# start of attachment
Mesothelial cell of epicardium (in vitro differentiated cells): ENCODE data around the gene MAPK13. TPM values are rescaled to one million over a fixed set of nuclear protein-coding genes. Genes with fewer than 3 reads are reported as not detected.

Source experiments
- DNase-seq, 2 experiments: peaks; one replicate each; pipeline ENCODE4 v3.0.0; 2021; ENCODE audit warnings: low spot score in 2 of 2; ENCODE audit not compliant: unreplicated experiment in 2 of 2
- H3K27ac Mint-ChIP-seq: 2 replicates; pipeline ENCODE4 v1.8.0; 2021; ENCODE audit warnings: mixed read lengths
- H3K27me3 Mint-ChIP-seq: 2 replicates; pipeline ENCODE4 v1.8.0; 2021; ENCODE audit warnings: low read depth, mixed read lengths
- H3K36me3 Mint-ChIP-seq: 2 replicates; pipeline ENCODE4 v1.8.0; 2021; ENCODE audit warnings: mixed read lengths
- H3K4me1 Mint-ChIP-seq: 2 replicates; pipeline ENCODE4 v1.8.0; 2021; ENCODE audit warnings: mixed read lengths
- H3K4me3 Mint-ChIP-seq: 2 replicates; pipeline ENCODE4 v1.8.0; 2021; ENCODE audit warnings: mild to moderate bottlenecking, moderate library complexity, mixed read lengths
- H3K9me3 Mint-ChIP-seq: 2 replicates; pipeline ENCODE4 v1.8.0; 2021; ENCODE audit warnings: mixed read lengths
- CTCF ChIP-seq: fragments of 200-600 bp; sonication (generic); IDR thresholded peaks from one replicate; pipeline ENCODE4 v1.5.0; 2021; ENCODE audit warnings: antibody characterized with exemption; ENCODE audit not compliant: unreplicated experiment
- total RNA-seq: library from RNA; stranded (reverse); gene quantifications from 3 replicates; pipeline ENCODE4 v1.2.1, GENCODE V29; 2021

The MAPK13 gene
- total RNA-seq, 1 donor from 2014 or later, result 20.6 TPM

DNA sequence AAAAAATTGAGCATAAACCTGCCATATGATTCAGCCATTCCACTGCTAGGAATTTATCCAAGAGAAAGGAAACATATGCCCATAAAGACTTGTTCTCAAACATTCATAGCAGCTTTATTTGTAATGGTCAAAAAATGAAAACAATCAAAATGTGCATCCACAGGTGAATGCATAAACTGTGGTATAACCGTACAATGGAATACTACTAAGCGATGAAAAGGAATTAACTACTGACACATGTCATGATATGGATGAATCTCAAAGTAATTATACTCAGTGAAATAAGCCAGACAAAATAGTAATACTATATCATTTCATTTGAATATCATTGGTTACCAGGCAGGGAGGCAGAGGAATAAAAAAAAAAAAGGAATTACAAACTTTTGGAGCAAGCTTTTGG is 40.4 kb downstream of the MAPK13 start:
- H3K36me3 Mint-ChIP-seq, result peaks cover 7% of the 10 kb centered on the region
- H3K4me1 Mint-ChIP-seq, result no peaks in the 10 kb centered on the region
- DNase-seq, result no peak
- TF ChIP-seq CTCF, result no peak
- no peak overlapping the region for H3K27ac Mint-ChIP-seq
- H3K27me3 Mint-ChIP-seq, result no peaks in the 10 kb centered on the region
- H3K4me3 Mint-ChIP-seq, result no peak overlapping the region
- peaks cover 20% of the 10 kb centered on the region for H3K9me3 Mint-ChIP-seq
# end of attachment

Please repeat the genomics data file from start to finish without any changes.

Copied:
Mesothelial cell of epicardium (in vitro differentiated cells): ENCODE data around the gene MAPK13. TPM values are rescaled to one million over a fixed set of nuclear protein-coding genes. Genes with fewer than 3 reads are reported as not detected.

Source experiments
- DNase-seq, 2 experiments: peaks; one replicate each; pipeline ENCODE4 v3.0.0; 2021; ENCODE audit warnings: low spot score in 2 of 2; ENCODE audit not compliant: unreplicated experiment in 2 of 2
- H3K27ac Mint-ChIP-seq: 2 replicates; pipeline ENCODE4 v1.8.0; 2021; ENCODE audit warnings: mixed read lengths
- H3K27me3 Mint-ChIP-seq: 2 replicates; pipeline ENCODE4 v1.8.0; 2021; ENCODE audit warnings: low read depth, mixed read lengths
- H3K36me3 Mint-ChIP-seq: 2 replicates; pipeline ENCODE4 v1.8.0; 2021; ENCODE audit warnings: mixed read lengths
- H3K4me1 Mint-ChIP-seq: 2 replicates; pipeline ENCODE4 v1.8.0; 2021; ENCODE audit warnings: mixed read lengths
- H3K4me3 Mint-ChIP-seq: 2 replicates; pipeline ENCODE4 v1.8.0; 2021; ENCODE audit warnings: mild to moderate bottlenecking, moderate library complexity, mixed read lengths
- H3K9me3 Mint-ChIP-seq: 2 replicates; pipeline ENCODE4 v1.8.0; 2021; ENCODE audit warnings: mixed read lengths
- CTCF ChIP-seq: fragments of 200-600 bp; sonication (generic); IDR thresholded peaks from one replicate; pipeline ENCODE4 v1.5.0; 2021; ENCODE audit warnings: antibody characterized with exemption; ENCODE audit not compliant: unreplicated experiment
- total RNA-seq: library from RNA; stranded (reverse); gene quantifications from 3 replicates; pipeline ENCODE4 v1.2.1, GENCODE V29; 2021

The MAPK13 gene
- total RNA-seq, 1 donor from 2014 or later, result 20.6 TPM

DNA sequence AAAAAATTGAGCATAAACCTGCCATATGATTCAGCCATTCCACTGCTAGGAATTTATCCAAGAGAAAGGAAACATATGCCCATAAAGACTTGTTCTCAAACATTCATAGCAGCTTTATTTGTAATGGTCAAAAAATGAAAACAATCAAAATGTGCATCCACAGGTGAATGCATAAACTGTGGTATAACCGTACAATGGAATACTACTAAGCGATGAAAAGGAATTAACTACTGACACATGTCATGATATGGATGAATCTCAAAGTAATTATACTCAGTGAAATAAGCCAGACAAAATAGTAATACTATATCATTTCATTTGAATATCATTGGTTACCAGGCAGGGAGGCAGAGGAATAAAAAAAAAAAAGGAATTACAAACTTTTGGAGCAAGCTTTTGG is 40.4 kb downstream of the MAPK13 start:
- H3K36me3 Mint-ChIP-seq, result peaks cover 7% of the 10 kb centered on the region
- H3K4me1 Mint-ChIP-seq, result no peaks in the 10 kb centered on the region
- DNase-seq, result no peak
- TF ChIP-seq CTCF, result no peak
- no peak overlapping the region for H3K27ac Mint-ChIP-seq
- H3K27me3 Mint-ChIP-seq, result no peaks in the 10 kb centered on the region
- H3K4me3 Mint-ChIP-seq, result no peak overlapping the region
- peaks cover 20% of the 10 kb centered on the region for H3K9me3 Mint-ChIP-seq